Monday, February 9, 2009

It Ain't Gonna Work

Allow me to put away my tinfoil hat and replace it with one I'm more comfortable with: Railing against idiotic economic central planning. And there's been plenty of news on that front over the last week. Please consider:

US Delays Finance Plan as Officials Debate Debt

Treasury Secretary Timothy Geithner delayed the announcement of the Obama administration’s financial-recovery plan as officials debated proposals aimed at addressing the toxic debt clogging banks’ balance sheets.

Some aspects of the plan, to be announced by Geithner tomorrow in Washington, have been settled. They include a new round of injections of taxpayer funds into banks, targeted at firms identified by regulators as most in need of new capital, people briefed on the matter said. A Federal Reserve program designed to spur consumer and small-business loans will be expanded, possibly to include real-estate assets, they said.

This is so far removed from the actual problem at hand that I'm almost left speechless. Almost. Months of preparations, meetings with bank officials, lawyers, and accountants have not proved to be enough for this band of geniuses to come up with a solution. But just one more day will be enough to come to some hard and fast conclusions? No. I'm sorry. No sane person could believe that. These people have absolutely no clue what is going on or how to fix it. It's like a veterinarian being asked to do heart surgery on a human. Their models are so distanced from reality that they provide no use whatsoever. An extra day?

Still outstanding is the issue Geithner’s predecessor failed to address: the illiquid assets that have caused the credit freeze. Officials continue to consider a so-called bad bank to buy them, perhaps in cooperation with private investors, such as hedge funds and private equity. It’s unclear how big a role there’ll be for federal guarantees of securities that remain on banks’ balance sheets.

Banks are “looking for clarity, we’re looking for this to be the complete package,” said Wayne Abernathy, an executive vice president at the American Bankers Association in Washington. “If they don’t have the details spelled out they will just freeze the market.”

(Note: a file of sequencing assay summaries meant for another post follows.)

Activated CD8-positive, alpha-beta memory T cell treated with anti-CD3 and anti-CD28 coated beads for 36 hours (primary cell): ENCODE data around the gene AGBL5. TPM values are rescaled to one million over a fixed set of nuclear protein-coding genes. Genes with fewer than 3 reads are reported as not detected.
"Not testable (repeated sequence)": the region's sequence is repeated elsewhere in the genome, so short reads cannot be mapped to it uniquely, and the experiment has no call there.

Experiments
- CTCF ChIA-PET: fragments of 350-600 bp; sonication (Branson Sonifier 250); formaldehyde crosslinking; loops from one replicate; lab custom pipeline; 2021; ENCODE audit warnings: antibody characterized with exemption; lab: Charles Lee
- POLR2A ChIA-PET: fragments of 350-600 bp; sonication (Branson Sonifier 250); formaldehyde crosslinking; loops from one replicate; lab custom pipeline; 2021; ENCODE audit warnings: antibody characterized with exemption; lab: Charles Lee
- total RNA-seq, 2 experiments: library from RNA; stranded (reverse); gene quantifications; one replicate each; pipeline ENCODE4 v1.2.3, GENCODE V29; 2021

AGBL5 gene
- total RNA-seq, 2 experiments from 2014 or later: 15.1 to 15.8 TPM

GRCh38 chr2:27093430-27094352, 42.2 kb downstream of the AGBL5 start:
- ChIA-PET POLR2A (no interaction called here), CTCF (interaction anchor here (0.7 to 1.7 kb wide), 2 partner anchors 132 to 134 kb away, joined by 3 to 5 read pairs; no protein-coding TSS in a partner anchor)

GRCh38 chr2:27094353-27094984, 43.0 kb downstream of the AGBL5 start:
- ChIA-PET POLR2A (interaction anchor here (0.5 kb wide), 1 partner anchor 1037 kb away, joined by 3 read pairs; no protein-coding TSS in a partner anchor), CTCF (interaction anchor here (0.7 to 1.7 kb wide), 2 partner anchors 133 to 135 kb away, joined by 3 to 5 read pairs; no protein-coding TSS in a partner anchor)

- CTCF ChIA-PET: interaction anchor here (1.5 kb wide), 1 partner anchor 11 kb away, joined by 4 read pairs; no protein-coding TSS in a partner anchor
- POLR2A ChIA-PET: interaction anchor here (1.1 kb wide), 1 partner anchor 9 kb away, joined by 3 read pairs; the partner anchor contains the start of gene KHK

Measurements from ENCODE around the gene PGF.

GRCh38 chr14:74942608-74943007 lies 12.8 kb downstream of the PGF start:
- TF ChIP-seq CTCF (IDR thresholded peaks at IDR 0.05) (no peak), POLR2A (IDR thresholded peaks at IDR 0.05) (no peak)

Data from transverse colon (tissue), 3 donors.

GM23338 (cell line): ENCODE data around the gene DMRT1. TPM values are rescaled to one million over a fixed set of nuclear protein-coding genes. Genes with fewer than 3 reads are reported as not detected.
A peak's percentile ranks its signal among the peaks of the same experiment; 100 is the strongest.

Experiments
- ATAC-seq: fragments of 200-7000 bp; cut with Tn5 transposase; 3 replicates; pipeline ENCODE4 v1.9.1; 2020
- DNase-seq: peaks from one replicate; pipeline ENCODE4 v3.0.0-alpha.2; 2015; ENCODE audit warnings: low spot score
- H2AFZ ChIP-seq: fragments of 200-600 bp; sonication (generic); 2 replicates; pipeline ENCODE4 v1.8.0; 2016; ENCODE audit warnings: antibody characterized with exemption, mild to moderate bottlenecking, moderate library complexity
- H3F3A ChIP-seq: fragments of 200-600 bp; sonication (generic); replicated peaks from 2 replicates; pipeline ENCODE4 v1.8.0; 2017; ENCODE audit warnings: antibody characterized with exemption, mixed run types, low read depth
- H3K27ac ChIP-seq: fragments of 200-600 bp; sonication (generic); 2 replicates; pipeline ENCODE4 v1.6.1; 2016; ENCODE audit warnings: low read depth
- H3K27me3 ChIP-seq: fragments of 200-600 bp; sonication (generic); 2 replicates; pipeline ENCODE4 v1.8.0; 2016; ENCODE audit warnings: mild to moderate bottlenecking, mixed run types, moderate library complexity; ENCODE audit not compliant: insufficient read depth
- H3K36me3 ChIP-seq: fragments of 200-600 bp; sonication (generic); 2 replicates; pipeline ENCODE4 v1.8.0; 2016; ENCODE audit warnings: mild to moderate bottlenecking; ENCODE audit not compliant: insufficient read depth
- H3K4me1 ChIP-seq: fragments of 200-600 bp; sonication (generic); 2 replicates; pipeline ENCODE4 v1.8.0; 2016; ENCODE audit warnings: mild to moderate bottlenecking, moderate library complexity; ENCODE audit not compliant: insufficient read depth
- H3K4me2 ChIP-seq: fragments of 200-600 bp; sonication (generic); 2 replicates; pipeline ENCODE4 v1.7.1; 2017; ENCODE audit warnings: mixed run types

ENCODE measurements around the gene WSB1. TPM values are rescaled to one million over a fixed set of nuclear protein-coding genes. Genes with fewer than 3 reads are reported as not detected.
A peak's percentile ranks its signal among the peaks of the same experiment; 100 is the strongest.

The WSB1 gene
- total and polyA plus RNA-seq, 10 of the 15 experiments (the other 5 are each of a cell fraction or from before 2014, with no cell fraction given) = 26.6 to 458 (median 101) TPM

"The complete package." It sounds like they're hocking entertainment systems. They have completely given up trying to say anything meaningful and all efforts are now focused on providing an image of being "in control." This idea of a bad bank doesn't make any sense. And attempts to get private capital to buy the assets should not have to be "attempted" if the securities were being offered at market prices. Why would private capital buy something for more than it is worth?

Anyone can see that such an idea does not make sense in theory or in practice. It is complete lunacy. They floated the same idea last year under a different name. Remember the "Super SIV?" The idea failed then for the same reasons it will fail now: It doesn't make any sense.

Over the last year I've seen numerous attempts by sane economists (stop laughing, there are a few) to try and explain how the current approach to fixing this crisis will not work. Every time such a plan has been put forward, it has been correctly predicted that it would fail by these same people. And the reason is simple: those trying to do the fixing are operating with a set of assumptions about the economy that are false. You cannot fix a solvency problem with liquidity. And that is what all of these solutions amount to.

People scream about a coming hyperinflation due to all of these bailouts and liquidity injections, yet they are operating from a false understanding of our economy.